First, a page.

Abuse and neglect can have long-lasting and persistent negative effects on the child. In general, these may include:
Health and physical effects:
- Bruises, burns, cuts, broken bones
- Longer-term effects of brain damage and permanent disabilities
- Impaired physical development
- Sexually Transmitted diseases (sexual abuse specifically)
Effects on intellectual and mental development:
- Lower academic achievement and poorer school performance
Emotional, psychological, and behavioral consequences:
- Low self-esteem, depression, anxiety, post-traumatic stress and post-traumatic stress disorder (PTSD), impaired attachment, eating disorders, mistrust of others, poor peer relationships, difficulty regulating emotions, self-harming behavior, including cutting and suicide attempts, suicide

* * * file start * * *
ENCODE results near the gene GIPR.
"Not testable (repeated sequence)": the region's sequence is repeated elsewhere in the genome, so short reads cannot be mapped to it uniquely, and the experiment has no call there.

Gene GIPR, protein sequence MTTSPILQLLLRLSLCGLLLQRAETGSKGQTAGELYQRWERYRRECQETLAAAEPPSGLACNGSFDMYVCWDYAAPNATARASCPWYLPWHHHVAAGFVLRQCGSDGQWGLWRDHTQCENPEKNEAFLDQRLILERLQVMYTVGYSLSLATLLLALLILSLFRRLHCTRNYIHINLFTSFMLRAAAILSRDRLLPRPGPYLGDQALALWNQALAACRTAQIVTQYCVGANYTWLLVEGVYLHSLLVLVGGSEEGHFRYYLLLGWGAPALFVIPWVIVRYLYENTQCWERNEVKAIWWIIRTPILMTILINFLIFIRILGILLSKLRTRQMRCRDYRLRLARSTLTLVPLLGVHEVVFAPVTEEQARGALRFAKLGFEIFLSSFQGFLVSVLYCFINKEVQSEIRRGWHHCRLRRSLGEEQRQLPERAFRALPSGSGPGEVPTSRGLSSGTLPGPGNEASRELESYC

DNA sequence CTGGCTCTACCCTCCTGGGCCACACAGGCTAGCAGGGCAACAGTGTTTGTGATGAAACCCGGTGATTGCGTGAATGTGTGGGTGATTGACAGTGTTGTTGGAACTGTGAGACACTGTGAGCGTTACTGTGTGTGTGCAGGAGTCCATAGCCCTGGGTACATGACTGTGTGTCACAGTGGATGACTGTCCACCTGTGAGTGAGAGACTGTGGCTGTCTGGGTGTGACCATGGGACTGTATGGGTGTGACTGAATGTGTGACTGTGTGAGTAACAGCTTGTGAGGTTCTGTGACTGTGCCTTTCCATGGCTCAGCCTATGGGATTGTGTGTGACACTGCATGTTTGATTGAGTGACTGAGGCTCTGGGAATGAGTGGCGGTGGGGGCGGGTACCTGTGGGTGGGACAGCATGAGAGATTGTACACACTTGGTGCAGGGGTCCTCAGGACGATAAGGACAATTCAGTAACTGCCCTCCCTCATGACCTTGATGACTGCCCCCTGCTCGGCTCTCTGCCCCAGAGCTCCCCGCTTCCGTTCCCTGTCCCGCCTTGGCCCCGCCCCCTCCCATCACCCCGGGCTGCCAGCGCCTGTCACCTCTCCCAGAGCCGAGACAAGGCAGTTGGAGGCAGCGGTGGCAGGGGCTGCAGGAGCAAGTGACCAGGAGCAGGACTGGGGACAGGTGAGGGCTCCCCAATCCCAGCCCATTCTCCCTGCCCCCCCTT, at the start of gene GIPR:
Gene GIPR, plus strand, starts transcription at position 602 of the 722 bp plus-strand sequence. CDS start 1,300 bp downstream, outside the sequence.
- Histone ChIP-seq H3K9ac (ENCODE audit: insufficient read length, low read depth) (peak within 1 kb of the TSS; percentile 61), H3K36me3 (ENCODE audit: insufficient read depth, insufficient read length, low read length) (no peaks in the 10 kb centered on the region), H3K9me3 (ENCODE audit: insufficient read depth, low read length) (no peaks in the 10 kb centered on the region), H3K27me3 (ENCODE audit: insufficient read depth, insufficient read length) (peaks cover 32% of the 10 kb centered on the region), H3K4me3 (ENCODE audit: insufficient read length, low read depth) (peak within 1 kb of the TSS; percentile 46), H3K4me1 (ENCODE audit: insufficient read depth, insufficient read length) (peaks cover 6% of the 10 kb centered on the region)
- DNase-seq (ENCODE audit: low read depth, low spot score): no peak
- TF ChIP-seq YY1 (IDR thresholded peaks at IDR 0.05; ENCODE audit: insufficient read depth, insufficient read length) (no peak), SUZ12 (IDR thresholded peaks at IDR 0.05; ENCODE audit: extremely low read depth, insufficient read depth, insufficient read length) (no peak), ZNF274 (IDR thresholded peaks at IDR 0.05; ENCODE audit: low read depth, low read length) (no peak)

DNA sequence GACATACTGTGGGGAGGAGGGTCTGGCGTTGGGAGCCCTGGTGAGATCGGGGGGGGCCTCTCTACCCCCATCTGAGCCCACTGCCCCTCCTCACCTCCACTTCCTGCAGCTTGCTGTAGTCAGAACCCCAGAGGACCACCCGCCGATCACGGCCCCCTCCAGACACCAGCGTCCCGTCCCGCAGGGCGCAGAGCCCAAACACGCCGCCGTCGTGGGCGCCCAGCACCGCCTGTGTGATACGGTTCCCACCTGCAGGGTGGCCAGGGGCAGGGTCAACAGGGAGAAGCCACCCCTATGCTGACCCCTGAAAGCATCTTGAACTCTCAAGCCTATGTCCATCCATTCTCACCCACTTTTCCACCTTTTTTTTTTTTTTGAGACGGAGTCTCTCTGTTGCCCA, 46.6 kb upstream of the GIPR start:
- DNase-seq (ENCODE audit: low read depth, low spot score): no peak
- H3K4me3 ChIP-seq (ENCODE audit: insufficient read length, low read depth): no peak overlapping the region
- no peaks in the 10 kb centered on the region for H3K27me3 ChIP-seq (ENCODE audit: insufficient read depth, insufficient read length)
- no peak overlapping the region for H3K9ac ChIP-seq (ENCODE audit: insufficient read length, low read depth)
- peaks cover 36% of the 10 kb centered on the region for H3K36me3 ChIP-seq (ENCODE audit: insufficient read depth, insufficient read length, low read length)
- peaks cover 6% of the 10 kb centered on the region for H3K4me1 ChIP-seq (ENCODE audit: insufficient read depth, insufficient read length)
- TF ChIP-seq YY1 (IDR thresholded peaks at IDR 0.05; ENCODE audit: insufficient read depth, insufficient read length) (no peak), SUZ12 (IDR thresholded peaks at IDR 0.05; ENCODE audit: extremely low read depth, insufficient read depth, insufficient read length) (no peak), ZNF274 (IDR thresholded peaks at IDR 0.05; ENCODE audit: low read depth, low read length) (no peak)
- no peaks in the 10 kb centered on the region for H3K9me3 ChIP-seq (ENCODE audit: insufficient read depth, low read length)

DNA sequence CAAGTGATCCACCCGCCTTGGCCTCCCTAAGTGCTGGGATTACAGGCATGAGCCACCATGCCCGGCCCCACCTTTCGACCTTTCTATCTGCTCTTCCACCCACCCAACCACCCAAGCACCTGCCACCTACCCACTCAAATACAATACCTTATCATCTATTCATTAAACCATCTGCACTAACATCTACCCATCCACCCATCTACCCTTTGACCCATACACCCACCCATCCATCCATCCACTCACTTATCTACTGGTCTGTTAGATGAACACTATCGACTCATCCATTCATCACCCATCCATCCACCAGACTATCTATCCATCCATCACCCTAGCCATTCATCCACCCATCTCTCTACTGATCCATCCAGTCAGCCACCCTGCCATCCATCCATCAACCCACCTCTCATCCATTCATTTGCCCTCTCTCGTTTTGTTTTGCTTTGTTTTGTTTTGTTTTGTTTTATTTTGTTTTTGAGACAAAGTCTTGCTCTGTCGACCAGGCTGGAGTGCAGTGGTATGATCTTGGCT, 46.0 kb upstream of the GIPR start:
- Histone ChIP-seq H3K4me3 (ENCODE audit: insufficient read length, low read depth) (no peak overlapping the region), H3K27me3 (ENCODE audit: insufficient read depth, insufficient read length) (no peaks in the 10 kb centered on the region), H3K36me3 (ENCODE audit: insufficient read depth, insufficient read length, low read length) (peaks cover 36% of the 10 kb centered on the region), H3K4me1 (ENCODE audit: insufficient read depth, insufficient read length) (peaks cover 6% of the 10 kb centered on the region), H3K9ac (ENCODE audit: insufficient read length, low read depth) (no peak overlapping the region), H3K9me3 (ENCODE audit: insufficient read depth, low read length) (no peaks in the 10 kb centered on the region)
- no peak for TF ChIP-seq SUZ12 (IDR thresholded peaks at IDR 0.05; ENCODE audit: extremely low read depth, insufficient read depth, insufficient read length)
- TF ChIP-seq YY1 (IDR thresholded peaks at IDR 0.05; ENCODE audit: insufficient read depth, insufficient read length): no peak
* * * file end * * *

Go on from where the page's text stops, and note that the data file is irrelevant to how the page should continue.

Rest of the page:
- An increased risk of violent behavior, juvenile delinquency, involvement in crime in adulthood, and substance abuse.
- Training effects, such as changes in motivation and reduced enjoyment (possibly leading to burnout and quitting sports), impaired focus, and difficulties with gaining new skills.
- Performance effects, such as diminished performance.
Charlotte Wilinsky is a former MomsTEAM intern and a graduate student in the community social psychology doctoral program at the University of Massachusetts - Lowell. Her research interests include child maltreatment, including abuse and neglect, and psychology and law. Charlotte earned her B.A. with honors in psychology from Amherst College, where she was a member of the women's tennis team.